** In Ireland where the left is much smaller this essential difference focusses not on a split but on whether the tiny Labour Party should follow the other left parties into protest, pressure and campaigns or should adopt a more socialist position by opting exclusively for parliament. https://colummccaffery.wordpress.com/2016/06/12/time-for-labour-to-think-before-taking-the-familiar-path/

Peter McVerry made a simple point in a recent letter to the Irish Times. He asked if the hundred million spent on building a free flow structure on the N7 at Newlands Cross might have been better spent on accommodation for homeless people. He said he’d have been happy to wait a few minutes in his car.*

He’s talking about priorities here, how state money ought to be spent, and he’s calculating on the basis of inequality. It would be easy to confine this discussion to the degree to which motoring is favoured: There are constant complaints about the lack of Gardaí on the beat while we recently created a traffic corps; far more people die by suicide than are killed on our roads while the RSA is favoured for funding. That however is too limited an approach. The reality is that we don’t talk about priorities, and that helps keep equality and real change off the agenda.

Avoiding the issue of priority has not only made public discourse infantile but reinforces the dominant model of Irish politics, and that model is deeply conservative. What passes for public discourse involves rival claims on the public purse. It seems to be unthinkable that anyone calling for more spending in one area would be asked at whose expense it should be funded. There’s a political model in operation and it goes unquestioned. In brief the majority of journalists seem to believe that we have a “political class” with access to unlimited funds which because of stupidity or meanness, they will not spend on worthy and needy causes unless they are forced by “pressure” from civil society organisations, activists and media.** It’s quite like a peasant society in which the ruler concedes a bit here or there in order to keep the structure as it is. It’s also like the child’s misunderstanding of family finance: the little kid who thinks that parents should stop being mean and just get more money. It explains the return of support for Fianna Fáil who can once again seem to be “more in touch” and better rulers.***

The model, and the organisations, activists, journalists, elected politicians and citizens who operate it, guarantee that there can be no real change to existing structures of inequality. The view is that all spending is equally important and everyone must be treated fairly. Indeed “fairness” has become the watchword of Irish conservatism. ****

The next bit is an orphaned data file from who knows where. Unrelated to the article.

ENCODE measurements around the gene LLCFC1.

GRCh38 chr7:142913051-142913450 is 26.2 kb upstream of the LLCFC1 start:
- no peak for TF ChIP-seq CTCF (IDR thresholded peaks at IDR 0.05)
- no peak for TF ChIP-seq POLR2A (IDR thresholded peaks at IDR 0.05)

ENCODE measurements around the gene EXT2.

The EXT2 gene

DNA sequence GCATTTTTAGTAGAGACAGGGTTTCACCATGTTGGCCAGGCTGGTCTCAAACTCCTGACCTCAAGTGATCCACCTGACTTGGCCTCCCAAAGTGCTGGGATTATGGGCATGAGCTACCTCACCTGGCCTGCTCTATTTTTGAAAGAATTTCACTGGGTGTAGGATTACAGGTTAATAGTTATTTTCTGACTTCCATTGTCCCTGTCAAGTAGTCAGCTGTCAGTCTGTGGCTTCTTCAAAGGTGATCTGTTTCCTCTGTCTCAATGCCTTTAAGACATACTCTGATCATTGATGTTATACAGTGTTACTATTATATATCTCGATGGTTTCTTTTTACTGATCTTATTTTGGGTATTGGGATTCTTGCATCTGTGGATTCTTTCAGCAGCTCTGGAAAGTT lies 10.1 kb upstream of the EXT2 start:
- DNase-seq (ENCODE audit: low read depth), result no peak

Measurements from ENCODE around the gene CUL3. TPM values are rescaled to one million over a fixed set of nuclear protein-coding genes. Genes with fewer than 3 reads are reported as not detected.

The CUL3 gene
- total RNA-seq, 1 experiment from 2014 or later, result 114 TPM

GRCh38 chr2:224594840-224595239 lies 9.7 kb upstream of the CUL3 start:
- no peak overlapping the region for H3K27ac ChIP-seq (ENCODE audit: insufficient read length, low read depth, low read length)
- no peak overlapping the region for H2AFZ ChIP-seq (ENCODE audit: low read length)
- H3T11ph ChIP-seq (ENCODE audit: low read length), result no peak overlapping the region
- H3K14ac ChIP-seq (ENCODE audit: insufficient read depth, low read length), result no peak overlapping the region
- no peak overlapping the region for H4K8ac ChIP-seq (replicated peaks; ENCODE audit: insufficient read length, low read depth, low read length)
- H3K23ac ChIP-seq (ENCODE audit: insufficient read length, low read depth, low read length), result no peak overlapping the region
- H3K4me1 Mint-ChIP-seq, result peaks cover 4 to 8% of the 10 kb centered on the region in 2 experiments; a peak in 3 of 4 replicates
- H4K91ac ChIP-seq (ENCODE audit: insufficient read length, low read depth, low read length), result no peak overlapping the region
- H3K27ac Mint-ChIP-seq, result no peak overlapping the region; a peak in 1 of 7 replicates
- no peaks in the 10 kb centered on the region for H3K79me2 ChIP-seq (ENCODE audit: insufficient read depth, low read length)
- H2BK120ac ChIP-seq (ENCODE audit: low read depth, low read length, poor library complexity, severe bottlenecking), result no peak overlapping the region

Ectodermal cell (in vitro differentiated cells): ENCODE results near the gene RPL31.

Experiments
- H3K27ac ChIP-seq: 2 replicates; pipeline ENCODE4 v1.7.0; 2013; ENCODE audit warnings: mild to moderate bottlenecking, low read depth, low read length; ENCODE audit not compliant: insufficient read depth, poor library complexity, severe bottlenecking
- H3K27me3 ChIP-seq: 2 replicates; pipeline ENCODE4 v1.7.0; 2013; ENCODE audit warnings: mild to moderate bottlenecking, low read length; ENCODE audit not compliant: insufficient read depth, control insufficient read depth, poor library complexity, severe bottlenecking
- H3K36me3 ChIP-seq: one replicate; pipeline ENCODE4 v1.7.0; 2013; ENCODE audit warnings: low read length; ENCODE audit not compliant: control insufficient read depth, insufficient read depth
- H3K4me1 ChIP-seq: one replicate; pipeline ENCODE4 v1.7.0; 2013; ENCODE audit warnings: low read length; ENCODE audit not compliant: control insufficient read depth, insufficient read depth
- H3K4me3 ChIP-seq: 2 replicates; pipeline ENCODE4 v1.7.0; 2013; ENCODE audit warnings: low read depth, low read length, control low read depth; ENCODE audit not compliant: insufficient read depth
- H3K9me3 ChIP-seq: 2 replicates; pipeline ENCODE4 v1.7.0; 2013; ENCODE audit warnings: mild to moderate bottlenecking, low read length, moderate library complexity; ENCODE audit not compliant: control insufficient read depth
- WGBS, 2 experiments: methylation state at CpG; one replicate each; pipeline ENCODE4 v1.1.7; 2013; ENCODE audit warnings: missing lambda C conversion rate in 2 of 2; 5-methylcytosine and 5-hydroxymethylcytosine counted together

The left is hideously implicated. Leaving aside revolutionaries who view all unrest as potentially advantageous, many among the Irish left have a romantic view that all objection to tax, cutbacks, government and politics generally is progressive. The notion of discussing priorities in state spending would be dismissed as helping the government with spending cuts rather than resisting them. The idea of using cuts to assault inequality can’t get a hearing; progress has been swallowed by a conservative populism which essentially argues that the “Celtic Tiger’s” incomes and inequalities can be restored if only the rich paid more tax. Conveniently for most of the rich, they too can pose on the left because the emphasis is almost invariably on the top 1% and never on the top 20%.

Ireland needs to talk about economic inequality but not in vague terms which allow conservatives to pose as egalitarians. It’s time for socialists and other progressives to make the reduction of inequality of income the prime objective. The Labour Party now favours equality audits before budget and policy decisions ***** but the party in government continues to talk about economic recovery and fairness as if they were prime considerations, and most of the government’s harshest critics on the left share that agenda.
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* http://www.irishtimes.com/debate/letters/speedy-aid-for-the-homeless-1.1446630
** https://colummccaffery.wordpress.com/2013/06/01/now-that-almost-everyone-is-anti-establishment-whither-dissent/
*** https://colummccaffery.wordpress.com/2013/02/10/theres-nothing-surprising-in-the-return-of-support-for-ff/
**** https://colummccaffery.wordpress.com/2012/09/18/fairness-has-become-the-conservatives-shield/
***** https://colummccaffery.wordpress.com/2012/10/08/inequality-of-income-can-labour-put-it-on-the-public-agenda-and-achieve-some-reduction-while-in-government/